Adverse effects of parenteral iron therapy

local pain,tissue staining (brown discoloration of the tissues overlying the injection site) fever, arthralgias flushing, urticaria, bronchospasm anaphylaxis and death.


synthetically produced variants of the naturally occurring male hormone testosterone promote the growth of skeletal muscle, and the androgenic effects promote the development of male sexual characteristics Nandrolone decanoate and Stanozolol.


Topical hemostatics
Feracrylum : is another topical haemostatic solution applied as spray/ gel for capillary bleeding, surface bleeding. Adrenaline and Noradrenaline induce localized haemostasis by virtue of their vasocconstrictive effects. They are applied intranasally(1%) to decrease capillary bleeding, epistaxis. Styptics (Astringents) that arrest bleeding by precipitation of proteins of blood and soft tissues; should not be used in high concentration as they irrite and can damage the surrounding tissue. Examples include: ferric sulphate,ferric chloride, silver nitrate, tannic acid, alum, zinc chloride, zinc oxide


Topical haemostatics Thromboplastin, Thrombin,

Fibrin foam and Fibrinogen

in capillary bleeding , dental sockets, epistaxis, surgery of nose , throat and glandular tissues.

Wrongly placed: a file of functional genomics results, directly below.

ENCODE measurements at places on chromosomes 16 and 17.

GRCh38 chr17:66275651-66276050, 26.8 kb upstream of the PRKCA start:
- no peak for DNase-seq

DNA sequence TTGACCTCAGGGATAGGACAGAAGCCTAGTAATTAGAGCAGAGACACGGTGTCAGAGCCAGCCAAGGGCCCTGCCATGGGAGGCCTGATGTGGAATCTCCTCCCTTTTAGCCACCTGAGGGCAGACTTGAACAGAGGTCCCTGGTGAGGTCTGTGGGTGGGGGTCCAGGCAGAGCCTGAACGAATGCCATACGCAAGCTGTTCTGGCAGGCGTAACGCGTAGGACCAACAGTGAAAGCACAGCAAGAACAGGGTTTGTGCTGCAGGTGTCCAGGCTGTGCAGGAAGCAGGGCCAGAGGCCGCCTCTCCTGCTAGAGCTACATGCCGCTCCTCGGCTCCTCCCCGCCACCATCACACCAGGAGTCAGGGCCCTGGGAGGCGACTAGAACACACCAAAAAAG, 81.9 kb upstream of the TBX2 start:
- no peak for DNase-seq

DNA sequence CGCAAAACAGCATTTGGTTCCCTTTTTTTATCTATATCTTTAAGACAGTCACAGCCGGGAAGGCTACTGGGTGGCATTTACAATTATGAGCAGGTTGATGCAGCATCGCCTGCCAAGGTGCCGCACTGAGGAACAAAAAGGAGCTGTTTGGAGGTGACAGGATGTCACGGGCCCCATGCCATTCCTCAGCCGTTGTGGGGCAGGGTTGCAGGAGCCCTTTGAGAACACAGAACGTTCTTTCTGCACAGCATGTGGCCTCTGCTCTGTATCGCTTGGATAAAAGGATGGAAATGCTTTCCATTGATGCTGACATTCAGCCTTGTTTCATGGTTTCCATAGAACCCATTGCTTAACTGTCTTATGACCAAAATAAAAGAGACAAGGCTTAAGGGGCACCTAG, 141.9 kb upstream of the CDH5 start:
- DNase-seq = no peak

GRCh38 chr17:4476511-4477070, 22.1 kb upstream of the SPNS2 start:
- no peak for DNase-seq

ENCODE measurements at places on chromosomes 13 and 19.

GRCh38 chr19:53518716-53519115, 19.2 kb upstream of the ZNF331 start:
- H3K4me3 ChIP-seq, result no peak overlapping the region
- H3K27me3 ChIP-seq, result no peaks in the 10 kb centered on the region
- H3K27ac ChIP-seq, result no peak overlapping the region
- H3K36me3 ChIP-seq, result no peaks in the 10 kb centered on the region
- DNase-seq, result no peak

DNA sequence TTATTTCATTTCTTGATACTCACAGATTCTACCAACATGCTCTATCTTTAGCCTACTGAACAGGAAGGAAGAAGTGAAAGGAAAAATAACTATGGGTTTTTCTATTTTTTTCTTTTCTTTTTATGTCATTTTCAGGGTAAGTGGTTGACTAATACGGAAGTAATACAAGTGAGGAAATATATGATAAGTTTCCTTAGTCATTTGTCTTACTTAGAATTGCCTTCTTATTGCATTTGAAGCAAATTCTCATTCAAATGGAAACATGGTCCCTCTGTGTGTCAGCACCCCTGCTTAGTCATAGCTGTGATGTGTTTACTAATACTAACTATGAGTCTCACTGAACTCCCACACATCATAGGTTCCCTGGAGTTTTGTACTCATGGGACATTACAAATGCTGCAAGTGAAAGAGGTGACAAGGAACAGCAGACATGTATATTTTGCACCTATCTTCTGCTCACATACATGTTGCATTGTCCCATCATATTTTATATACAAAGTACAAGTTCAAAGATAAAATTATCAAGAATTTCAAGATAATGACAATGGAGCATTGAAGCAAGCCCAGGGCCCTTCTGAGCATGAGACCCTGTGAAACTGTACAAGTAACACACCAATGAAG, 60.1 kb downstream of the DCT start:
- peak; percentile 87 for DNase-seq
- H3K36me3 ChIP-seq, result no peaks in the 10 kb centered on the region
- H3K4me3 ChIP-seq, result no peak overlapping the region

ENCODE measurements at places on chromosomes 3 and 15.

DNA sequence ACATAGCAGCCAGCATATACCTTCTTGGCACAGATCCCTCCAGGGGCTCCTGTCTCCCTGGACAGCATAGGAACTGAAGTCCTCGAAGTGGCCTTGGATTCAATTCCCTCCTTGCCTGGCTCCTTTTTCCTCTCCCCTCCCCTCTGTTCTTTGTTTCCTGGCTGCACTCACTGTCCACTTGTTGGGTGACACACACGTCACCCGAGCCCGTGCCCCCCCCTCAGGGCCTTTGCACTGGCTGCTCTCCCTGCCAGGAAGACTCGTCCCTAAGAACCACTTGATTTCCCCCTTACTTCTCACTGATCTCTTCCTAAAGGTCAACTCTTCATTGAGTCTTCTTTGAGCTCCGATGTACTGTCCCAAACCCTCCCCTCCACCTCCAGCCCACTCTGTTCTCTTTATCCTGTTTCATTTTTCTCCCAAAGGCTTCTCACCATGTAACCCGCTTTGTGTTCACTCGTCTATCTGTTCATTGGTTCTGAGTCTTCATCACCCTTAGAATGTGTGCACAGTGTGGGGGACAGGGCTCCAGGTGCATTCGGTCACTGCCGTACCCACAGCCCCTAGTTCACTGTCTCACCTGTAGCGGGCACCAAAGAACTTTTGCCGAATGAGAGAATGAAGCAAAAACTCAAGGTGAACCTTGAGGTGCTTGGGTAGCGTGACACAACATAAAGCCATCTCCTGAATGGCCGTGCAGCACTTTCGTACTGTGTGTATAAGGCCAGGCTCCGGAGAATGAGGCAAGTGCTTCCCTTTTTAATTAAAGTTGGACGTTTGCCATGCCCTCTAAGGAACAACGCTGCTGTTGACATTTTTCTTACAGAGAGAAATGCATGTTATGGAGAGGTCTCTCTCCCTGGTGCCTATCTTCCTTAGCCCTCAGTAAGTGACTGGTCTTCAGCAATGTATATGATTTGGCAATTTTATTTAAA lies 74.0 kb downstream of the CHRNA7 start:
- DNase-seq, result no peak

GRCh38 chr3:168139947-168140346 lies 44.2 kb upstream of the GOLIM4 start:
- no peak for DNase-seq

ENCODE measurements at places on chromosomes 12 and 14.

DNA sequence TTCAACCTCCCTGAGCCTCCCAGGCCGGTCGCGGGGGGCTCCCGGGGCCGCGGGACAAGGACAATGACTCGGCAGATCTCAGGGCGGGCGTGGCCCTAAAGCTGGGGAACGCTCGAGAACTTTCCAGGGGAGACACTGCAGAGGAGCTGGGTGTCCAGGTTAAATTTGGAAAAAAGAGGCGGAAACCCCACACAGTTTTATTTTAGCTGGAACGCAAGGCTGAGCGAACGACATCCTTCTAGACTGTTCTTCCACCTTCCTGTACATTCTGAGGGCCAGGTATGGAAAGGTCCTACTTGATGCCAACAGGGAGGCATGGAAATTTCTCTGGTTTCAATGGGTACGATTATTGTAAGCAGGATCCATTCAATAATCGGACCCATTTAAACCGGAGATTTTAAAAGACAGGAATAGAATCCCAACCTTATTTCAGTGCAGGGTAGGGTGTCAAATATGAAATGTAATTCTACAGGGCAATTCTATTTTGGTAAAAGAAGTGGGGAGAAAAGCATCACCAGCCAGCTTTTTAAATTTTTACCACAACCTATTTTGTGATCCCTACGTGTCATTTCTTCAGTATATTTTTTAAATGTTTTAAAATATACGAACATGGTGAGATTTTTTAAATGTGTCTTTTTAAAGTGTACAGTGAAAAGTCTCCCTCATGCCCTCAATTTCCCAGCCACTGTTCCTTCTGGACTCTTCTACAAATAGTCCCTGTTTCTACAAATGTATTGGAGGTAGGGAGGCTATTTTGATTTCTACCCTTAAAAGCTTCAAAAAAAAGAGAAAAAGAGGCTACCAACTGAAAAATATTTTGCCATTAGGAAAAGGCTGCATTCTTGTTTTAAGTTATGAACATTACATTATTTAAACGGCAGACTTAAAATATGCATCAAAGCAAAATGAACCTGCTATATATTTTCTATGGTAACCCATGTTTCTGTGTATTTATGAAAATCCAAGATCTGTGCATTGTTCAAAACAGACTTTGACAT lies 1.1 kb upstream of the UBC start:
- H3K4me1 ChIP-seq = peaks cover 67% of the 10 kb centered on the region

Gelatine sponge ( Absorbable) moistened with saline or thrombin is left in bleeding area, which is completely absorbed within 4 weeks.

Calcium alginate dressing may also be left at bleeding site in the same manner

Systemic Haemostatics Adrenochrome monosemicarbazone (carbazochrome salicylate): is an oxidation product of adrenaline used for systemic control of capillary bleeding associated with increased capillary permeability. both orally and parenterally , often given in combination with vitamin K for variety of bleeding disorders like: epistaxis, haematuria, secondary haemorrhage from wounds etc.

Rutin: is a a plant glycoside that improves capillary fragility used orally in combination with vitamin C and vitamin K. Protamine sulphate clinically (slow IV) as an antagonist for heparin overdosage associated bleeding only.

Ethamsylate reduces capillary bleeding by correcting abnormal platelet adhesion leading to the repair of capillary wall. capillary haemorrhage haematemesis epistaxis post partum haemorrhage etc. 250-500mg. IM, PO CI: pregnancy

Bothrops venom coagulant compound derived from the venom of SouthAmerican pit vipers. Excellent haemostatic-coagulant It should not be used as a coagulant in viper bites as it simply prolongs the coagulation abnormality. 10.0 ml in 500 ml of DNS/NSS, I.V. daily for two days. (94.40% accuracy)

with Citric acid ( vit c)-REVICI- 5ml Amp Ext , int haemorraghes- surg procedures capillary haemorrhage haematemesis epistaxis post partum haemorrhage etc.